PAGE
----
Hoover is a master at writing scenes from dual perspectives. While music student Sydney is watching her neighbor Ridge play guitar on his balcony across the courtyard, Ridge is watching Sydney’s boyfriend, Hunter, secretly make out with her best friend on her balcony. The two begin a songwriting partnership that grows into something more once Sydney dumps Hunter and decides to crash with Ridge and his two roommates while she gets back on her feet. She finds out after the fact that Ridge already has a long-distance girlfriend, Maggie—and that he's deaf. Ridge’s deafness doesn’t impede their relationship or their music. In fact, it creates opportunities for sexy nonverbal communication and witty text messages: Ridge tenderly washes off a message he wrote on Sydney’s hand in ink, and when Sydney adds a few too many e’s to the word “squee” in her text, Ridge replies, “If those letters really make up a sound, I am so, so glad I can’t hear it.” While they fight their mutual attraction, their hope that “maybe someday” they can be together playfully comes out in their music. Peterson’s eight original songs flesh out Sydney’s lyrics with a good mix of moody musical styles: “Living a Lie” has the drama of a Coldplay piano ballad, while the chorus of “Maybe Someday” marches to the rhythm of the Lumineers. But Ridge’s lingering feelings for Maggie cause heartache for all three of them. Independent Maggie never complains about Ridge’s friendship with Sydney, and it's hard to even want Ridge to leave Maggie when she reveals her devastating secret. But Ridge can’t hide his feelings for Sydney long—and they face their dilemma with refreshing emotional honesty. 

Hoover is one of the freshest voices in new-adult fiction, and her latest resonates with true emotion, unforgettable characters and just the right amount of sexual tension.

Pub Date: March 18, 2014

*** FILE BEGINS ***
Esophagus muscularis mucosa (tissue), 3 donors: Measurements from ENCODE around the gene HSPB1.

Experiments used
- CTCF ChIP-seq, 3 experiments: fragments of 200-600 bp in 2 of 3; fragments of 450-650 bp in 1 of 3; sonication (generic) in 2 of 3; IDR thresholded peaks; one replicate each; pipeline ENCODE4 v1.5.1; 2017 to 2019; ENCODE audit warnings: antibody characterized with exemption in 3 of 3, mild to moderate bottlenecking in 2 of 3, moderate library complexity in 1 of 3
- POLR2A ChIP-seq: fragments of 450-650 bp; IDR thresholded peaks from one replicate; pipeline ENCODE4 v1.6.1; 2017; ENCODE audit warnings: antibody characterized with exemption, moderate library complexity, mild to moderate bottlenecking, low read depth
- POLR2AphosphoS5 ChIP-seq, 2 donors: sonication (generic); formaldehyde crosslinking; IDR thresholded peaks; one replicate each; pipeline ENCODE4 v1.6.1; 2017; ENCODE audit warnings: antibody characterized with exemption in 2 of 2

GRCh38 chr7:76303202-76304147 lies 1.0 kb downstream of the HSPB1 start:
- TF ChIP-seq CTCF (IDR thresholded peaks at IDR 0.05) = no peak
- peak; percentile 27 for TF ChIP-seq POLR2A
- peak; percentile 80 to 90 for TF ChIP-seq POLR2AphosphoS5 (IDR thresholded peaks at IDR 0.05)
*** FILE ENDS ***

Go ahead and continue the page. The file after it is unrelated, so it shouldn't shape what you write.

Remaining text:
ISBN: 978-1-4767-5316-4

Page Count: 384

Publisher: Atria

Review Posted Online: May 7, 2014

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The emotions run high, the conversations run deep, and the relationships ebb and flow with grace.

REGRETTING YOU

When tragedy strikes, a mother and daughter forge a new life.

Morgan felt obligated to marry her high school sweetheart, Chris, when she got pregnant with their daughter, Clara. But she secretly got along much better with Chris’ thoughtful best friend, Jonah, who was dating her sister, Jenny. Now her life as a stay-at-home parent has left her feeling empty but not ungrateful for what she has. Jonah and Jenny eventually broke up, but years later they had a one-night stand and Jenny got pregnant with their son, Elijah. Now Jonah is back in town, engaged to Jenny, and working at the local high school as Clara’s teacher. Clara dreams of being an actress and has a crush on Miller, who plans to go to film school, but her father doesn't approve. It doesn’t help that Miller already has a jealous girlfriend who stalks him via text from college. But Clara and Morgan’s home life changes radically when Chris and Jenny are killed in an accident, revealing long-buried secrets and forcing Morgan to reevaluate the life she chose when early motherhood forced her hand. Feeling betrayed by the adults in her life, Clara marches forward, acting both responsible and rebellious as she navigates her teenage years without her father and her aunt, while Jonah and Morgan's relationship evolves in the wake of the accident. Front-loaded with drama, the story leaves plenty of room for the mother and daughter to unpack their feelings and decide what’s next.

The emotions run high, the conversations run deep, and the relationships ebb and flow with grace.

Pub Date: Dec. 10, 2019

ISBN: 978-1-5420-1642-1

Page Count: 400

Publisher: Montlake Romance

Review Posted Online: Oct. 14, 2019

Kirkus Reviews Issue: Nov. 1, 2019